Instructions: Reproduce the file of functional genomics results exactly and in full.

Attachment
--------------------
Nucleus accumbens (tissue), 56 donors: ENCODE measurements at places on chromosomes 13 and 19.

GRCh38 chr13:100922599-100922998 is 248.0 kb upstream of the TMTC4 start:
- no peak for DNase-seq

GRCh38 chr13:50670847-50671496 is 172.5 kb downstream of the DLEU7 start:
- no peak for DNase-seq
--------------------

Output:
Nucleus accumbens (tissue), 56 donors: ENCODE measurements at places on chromosomes 13 and 19.

GRCh38 chr13:100922599-100922998 is 248.0 kb upstream of the TMTC4 start:
- no peak for DNase-seq

GRCh38 chr13:50670847-50671496 is 172.5 kb downstream of the DLEU7 start:
- no peak for DNase-seq